As if that wasn't bad enough, there are these people.. And they are not moving at the leisurely pace of a Pride Parade. Oh NO. These guys are speed walking.  To get a picture, I have pedal all out to get some distance, quickly take a picture, and then pedal like hell so they don't over-run me.

They are FAST. And since there are various groups of similarly clad people along the 'parade route', I find myself caught between two of these groups!!

I have no idea what it is all about.  If this would be happening in North America, it would probably would have a Caribbean theme. But in France the root could be different.

Even googling their banner doesn't provide any clues !

But it takes some guts to run around waving a black flag in a Western city these days.
not my pic and I have NO IDEA what the writing means!

The 2 hour get-together with Joanna is Fabulous as usual.  I have to remind myself that it is only the 3rd time since 2013 I see her and that I hadn't seen her for a long time before, namely not since 2000, when she lived in the same house as I for 3 months.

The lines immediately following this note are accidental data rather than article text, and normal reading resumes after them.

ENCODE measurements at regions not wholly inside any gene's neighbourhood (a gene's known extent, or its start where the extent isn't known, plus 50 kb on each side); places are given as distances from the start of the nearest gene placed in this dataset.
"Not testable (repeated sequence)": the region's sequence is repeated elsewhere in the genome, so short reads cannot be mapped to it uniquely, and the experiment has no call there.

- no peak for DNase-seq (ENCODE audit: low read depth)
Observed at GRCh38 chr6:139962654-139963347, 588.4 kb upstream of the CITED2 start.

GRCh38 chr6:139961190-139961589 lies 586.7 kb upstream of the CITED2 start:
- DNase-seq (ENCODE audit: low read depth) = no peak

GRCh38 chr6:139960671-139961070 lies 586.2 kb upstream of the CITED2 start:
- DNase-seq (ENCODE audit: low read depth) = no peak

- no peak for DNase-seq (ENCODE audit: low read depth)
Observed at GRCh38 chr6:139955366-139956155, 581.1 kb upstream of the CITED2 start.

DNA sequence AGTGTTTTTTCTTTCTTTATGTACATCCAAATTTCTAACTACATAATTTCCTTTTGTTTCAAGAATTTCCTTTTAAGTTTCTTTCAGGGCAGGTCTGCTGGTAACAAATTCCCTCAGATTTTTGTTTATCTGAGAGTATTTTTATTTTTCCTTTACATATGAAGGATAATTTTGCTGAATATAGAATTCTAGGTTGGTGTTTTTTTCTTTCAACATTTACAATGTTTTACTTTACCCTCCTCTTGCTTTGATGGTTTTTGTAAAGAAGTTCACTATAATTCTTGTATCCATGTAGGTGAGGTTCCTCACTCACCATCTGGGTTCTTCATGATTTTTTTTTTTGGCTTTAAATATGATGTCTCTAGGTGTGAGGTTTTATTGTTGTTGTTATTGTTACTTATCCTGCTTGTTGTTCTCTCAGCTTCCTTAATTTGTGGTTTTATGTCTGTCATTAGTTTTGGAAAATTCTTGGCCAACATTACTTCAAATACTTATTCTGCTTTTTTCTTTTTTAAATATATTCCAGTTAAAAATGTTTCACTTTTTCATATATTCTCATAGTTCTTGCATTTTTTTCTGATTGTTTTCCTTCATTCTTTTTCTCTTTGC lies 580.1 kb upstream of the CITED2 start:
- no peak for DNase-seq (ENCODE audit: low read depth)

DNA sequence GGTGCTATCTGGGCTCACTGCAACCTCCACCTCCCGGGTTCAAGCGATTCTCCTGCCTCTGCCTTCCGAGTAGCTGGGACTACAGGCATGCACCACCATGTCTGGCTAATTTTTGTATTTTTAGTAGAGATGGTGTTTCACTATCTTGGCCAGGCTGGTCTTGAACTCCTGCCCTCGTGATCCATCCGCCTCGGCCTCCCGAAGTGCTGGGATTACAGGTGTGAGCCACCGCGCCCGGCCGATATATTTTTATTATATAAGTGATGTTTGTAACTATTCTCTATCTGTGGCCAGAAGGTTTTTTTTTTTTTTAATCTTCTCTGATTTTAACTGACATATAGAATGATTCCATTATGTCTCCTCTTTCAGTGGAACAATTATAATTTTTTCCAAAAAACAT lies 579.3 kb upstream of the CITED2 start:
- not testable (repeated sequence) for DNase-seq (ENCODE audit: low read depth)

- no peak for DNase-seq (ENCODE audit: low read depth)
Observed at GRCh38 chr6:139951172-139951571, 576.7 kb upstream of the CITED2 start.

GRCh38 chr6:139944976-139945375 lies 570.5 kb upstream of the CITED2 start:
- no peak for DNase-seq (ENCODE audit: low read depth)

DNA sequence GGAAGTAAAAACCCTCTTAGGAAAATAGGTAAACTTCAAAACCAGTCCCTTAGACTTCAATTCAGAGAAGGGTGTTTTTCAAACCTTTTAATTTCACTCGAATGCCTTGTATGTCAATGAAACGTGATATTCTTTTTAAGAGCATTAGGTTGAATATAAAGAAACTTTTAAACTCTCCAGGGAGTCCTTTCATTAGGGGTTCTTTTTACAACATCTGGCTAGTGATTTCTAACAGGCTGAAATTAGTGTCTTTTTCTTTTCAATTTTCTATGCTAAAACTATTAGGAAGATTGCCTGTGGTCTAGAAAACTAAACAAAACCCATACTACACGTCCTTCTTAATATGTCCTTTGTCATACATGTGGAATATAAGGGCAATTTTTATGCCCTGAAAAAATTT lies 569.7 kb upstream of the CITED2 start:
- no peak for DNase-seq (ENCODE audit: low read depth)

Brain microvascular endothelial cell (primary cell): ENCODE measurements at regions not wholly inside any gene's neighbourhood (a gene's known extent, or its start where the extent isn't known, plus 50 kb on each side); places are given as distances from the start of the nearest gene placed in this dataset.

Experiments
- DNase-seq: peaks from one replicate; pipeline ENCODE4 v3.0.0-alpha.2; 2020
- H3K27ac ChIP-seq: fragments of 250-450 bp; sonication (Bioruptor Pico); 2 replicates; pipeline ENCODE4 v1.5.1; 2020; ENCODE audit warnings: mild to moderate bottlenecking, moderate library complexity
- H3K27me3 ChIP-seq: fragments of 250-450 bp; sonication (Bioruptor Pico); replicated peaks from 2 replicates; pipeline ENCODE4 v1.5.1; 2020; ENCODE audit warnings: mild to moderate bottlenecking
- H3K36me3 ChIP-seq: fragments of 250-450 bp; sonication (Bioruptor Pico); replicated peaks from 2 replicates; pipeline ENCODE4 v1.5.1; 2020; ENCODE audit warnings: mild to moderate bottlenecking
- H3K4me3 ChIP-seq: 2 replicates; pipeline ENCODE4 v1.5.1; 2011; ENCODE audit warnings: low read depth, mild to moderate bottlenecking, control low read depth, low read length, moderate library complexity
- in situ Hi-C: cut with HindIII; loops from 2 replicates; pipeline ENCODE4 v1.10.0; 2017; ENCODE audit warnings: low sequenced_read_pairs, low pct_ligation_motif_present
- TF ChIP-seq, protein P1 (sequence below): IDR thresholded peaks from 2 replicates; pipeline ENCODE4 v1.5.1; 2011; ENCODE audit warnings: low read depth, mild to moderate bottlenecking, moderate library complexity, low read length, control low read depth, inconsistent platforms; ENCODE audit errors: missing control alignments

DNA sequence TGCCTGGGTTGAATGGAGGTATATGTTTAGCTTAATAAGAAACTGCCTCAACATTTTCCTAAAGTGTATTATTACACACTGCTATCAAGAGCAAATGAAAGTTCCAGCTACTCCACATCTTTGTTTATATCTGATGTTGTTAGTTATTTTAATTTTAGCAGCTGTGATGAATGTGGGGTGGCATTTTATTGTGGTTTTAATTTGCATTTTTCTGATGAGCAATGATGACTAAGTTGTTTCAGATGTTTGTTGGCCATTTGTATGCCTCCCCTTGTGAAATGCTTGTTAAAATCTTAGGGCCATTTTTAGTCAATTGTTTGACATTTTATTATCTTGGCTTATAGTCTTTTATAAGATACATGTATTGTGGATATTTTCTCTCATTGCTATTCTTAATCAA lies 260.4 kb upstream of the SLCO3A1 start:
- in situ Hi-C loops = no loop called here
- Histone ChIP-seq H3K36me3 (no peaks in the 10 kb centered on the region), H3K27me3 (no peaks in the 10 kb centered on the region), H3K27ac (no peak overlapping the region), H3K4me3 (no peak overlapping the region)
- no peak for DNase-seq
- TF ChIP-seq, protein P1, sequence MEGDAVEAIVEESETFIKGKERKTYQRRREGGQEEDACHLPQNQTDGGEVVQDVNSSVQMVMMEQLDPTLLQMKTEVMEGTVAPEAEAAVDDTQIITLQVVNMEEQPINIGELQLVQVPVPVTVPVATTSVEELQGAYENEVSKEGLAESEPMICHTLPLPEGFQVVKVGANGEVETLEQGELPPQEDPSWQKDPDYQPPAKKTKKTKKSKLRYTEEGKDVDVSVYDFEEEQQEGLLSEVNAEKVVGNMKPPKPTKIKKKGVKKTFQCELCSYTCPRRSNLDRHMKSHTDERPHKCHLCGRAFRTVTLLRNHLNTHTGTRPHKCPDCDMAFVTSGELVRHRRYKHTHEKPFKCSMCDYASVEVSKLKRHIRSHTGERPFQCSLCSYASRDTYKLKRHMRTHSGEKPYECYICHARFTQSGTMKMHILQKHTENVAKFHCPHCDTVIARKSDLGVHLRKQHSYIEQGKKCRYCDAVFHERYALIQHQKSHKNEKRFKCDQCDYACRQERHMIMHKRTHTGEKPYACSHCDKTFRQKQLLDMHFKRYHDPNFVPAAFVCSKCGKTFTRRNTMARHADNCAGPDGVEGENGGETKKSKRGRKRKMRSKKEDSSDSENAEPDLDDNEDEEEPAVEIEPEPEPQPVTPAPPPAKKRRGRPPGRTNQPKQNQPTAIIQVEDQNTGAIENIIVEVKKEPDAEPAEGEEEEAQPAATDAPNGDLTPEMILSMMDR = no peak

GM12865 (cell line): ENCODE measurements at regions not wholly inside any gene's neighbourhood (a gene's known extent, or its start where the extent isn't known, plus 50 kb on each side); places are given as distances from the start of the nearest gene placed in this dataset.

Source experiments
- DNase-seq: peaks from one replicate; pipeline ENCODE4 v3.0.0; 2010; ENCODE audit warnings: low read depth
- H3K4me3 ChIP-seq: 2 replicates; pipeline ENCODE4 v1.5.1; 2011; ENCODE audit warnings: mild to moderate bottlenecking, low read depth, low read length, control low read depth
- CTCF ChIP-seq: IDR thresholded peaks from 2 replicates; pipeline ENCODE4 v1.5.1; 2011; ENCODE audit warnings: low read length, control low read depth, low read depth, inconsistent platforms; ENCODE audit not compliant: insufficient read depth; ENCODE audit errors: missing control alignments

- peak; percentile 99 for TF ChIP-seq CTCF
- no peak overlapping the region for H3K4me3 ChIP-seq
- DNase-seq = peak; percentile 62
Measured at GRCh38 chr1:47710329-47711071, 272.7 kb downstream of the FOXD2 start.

You'll meet lots of people every day. With most of them it's no loss to never see them again, but with some it's definitely worth the effort to stay in touch with ;-)

At 6 pm it is time to leave Paris to get to my hotel at CDG. It will be a ride from hell.  3 hours for 36 kms.

The reason is that there is only 1 (one) bike path that goes all the way. If one takes a wrong turn at some point, one has to pedal back miles and miles to the fork to get on the right path.
Ending up on the wrong side means having to pedal back miles !

The closer I get to the airport, the more confusing the roads become.  Until at some point I refuse to back-pedal again.

At first I have to get over a pipeline of some sort to get to the road I should be on.  I ignore all signs telling me how dangerous access to these grounds is and heave the bike, the saddle bags, and myself over a concrete pump housing connecting the pipeline segments, after which I have to reattach the panniers and keep going

Then I have to get back on the road. Repeat heaving procedure here:

Repeat heaving procedure over the guardrail again 50 meters down the road when I realize that I have to get on the road that just passed under me (NO other way to get there)
I just slid down this hill. 1 pannier fell off half way down.
I get to my hotel at about 9:30 pm, eat the horribly overpriced food, consume 2 glasses of wine (decent price) and crash into my bed.